This book aims to equip disciples to serve, love, and lead in the workplace and for the common good. At times, this book focuses on leaders and potential leaders, because leaders have so much influence on work. I interviewed hundreds of people for this project and often began by asking, “Do you like your job, and why?” So often, the reply began, “I like my work because my boss . . .” But this book is for everyone who works, leaders and ordinary laborers, paid or unpaid.

As the title of this book suggests, most of us want to make a difference, small or large, by our work. We may want to make our corner of the world a better place. Or we may aspire to earn a little more money or to work in a more positive place. In doing that we also make a difference. So then, whether we schedule appointments, clean buildings, fill orders, or run a small business, we can do it well or poorly, with a smile or a frown. In that way, everyone shapes their immediate neighborhood and perhaps the wider world.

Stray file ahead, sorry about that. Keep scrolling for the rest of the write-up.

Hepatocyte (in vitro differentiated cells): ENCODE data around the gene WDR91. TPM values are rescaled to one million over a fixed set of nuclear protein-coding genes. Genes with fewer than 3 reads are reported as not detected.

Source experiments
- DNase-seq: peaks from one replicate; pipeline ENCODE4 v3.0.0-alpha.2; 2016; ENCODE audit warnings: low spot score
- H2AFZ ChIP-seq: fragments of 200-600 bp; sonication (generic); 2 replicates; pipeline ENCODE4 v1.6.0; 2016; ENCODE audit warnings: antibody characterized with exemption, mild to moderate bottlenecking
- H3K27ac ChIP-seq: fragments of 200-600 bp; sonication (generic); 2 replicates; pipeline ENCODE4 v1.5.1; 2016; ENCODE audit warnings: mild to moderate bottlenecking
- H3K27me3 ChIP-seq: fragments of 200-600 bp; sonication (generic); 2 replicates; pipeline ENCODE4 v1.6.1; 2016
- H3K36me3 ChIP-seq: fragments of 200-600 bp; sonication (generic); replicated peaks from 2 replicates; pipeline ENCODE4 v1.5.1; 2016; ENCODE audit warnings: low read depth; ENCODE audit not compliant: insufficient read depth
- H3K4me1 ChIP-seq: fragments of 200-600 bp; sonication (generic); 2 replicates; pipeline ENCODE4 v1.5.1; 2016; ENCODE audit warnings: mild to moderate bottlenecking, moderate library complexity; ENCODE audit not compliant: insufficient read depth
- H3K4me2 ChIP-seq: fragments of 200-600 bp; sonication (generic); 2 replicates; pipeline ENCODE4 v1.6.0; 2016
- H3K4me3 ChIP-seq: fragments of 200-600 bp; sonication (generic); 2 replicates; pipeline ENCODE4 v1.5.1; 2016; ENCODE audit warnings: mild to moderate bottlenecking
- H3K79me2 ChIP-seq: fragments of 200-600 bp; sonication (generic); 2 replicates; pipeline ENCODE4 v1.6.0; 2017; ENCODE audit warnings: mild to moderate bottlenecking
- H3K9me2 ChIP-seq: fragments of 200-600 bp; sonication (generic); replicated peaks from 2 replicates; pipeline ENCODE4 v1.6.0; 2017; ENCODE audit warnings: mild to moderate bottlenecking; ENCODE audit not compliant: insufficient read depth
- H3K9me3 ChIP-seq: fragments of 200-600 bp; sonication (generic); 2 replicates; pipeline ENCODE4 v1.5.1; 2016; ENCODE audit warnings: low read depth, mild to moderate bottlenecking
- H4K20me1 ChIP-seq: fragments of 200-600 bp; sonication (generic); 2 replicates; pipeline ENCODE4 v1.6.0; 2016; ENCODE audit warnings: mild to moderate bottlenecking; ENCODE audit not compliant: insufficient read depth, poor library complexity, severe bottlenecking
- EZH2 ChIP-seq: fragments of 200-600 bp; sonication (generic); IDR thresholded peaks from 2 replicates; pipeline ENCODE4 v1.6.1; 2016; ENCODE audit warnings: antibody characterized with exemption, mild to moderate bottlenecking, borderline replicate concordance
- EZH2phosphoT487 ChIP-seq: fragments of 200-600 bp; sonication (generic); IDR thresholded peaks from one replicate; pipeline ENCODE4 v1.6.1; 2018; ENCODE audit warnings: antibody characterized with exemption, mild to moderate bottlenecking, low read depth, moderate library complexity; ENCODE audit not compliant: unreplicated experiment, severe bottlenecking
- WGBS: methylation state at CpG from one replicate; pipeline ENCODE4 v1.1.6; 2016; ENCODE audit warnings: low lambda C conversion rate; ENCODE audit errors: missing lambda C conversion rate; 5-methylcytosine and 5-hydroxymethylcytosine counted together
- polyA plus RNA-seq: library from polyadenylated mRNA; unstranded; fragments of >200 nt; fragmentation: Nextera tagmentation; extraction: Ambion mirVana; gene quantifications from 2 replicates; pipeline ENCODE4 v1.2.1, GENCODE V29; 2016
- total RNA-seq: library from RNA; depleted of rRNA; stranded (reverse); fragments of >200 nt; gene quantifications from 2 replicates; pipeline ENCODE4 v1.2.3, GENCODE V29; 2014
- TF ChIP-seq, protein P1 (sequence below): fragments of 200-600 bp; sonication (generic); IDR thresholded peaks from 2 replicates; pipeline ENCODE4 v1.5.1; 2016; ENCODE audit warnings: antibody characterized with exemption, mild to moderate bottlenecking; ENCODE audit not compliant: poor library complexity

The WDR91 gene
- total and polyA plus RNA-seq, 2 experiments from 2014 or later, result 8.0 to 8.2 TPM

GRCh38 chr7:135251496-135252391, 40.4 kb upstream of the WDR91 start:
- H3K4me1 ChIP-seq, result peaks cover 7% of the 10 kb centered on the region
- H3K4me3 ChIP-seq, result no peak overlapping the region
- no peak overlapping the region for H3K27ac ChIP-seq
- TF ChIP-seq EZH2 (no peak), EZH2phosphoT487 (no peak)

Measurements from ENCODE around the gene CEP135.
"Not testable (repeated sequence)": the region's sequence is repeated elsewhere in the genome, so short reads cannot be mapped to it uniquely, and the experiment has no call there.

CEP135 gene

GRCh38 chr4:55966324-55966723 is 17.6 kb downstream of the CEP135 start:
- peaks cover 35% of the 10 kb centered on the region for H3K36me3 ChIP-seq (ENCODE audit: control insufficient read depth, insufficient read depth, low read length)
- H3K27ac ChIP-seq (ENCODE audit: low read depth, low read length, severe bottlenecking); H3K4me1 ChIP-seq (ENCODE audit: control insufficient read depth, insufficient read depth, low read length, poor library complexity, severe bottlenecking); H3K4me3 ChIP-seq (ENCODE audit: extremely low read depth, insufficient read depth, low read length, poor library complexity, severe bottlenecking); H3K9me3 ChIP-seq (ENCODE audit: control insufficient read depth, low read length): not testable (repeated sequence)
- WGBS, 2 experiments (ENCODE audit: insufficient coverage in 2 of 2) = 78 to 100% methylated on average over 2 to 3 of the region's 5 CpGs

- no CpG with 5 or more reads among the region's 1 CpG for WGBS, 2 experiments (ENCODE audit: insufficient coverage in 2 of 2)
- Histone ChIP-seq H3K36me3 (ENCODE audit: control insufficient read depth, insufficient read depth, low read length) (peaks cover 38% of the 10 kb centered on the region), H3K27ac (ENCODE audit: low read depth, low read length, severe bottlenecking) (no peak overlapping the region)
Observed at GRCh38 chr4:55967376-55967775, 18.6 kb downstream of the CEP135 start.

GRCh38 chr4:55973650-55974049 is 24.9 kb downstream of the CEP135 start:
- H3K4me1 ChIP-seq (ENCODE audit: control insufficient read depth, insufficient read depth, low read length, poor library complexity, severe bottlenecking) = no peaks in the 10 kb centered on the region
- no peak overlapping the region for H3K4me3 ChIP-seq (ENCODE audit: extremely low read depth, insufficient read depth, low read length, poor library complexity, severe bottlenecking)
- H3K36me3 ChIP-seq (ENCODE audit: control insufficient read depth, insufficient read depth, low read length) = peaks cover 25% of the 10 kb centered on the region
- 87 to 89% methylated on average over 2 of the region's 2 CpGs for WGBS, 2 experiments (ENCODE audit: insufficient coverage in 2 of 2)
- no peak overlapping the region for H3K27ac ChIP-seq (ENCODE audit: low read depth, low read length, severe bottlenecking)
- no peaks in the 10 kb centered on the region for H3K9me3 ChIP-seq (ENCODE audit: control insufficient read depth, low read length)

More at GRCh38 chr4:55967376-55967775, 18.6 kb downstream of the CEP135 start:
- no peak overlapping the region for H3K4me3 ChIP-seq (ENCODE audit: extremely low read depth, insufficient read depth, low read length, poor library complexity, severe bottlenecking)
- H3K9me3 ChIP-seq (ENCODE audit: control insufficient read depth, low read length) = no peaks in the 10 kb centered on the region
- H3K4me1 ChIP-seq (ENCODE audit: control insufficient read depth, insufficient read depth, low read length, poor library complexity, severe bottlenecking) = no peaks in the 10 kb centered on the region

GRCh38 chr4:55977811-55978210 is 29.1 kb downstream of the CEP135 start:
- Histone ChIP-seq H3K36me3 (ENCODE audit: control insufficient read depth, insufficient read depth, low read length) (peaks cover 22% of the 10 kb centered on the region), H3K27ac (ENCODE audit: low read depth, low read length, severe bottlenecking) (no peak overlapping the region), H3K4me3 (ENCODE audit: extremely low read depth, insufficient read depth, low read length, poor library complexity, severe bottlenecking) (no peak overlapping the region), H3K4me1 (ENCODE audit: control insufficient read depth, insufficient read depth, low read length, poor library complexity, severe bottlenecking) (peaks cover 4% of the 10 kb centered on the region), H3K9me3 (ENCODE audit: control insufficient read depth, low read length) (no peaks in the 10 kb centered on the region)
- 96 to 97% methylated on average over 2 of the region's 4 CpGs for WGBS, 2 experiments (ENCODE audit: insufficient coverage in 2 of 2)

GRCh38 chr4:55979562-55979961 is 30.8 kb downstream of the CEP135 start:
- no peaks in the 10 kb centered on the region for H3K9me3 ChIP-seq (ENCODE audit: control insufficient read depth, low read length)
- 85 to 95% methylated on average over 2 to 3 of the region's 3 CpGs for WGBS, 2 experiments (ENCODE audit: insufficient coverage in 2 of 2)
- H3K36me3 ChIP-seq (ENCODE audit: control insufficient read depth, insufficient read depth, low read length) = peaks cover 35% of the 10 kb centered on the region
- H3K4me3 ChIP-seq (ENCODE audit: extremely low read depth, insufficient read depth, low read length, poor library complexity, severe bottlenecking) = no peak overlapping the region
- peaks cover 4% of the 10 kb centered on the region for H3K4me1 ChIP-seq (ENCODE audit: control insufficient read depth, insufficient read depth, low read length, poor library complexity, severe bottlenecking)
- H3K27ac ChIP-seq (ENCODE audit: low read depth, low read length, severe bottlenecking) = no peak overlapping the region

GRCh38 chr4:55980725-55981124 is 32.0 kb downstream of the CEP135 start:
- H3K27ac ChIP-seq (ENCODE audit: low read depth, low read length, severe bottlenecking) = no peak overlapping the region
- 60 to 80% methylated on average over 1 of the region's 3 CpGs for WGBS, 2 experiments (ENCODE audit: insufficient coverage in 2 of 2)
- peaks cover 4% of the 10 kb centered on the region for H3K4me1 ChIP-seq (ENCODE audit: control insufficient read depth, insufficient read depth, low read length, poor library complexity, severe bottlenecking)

I wrote this book during a pandemic that demonstrated how little we control our work. Overnight, a virus altered the economic landscape. Jobs disappeared. Businesses died and were born. The office lost importance. The disruption was staggering, even for economies that are accustomed to perpetual change and “creative destruction.”

Anyone can read a book alone; I designed this book to be discussed in a community of eight to twenty people. The chapter discussion questions were written for the cohort ministry of the Center for Faith and Work, St. Louis. Ideally, cohorts meet for seven to ten sessions and end with a project aimed at changing one small corner of the world. To learn more about starting a cohort, visit the website for the Center for Faith and Work, St. Louis:

Preliminary Reflections

Take time to jot down notes on each question before the first group discussion.

  1. List three to five aspects of your work that most enliven you, aspects of work that make you eager to start the morning. They are tasks you might do for free, if you didn’t need income.
  2. List concrete ways you can show your love for God while at work. When does it seem hard to love God or neighbor at your job?
  3. What are some recent times when your work felt hard, even grueling? What are recent times when it felt like a calling from God?

—Daniel M. Doriani, Work That Makes a Difference (releasing 7/21/21)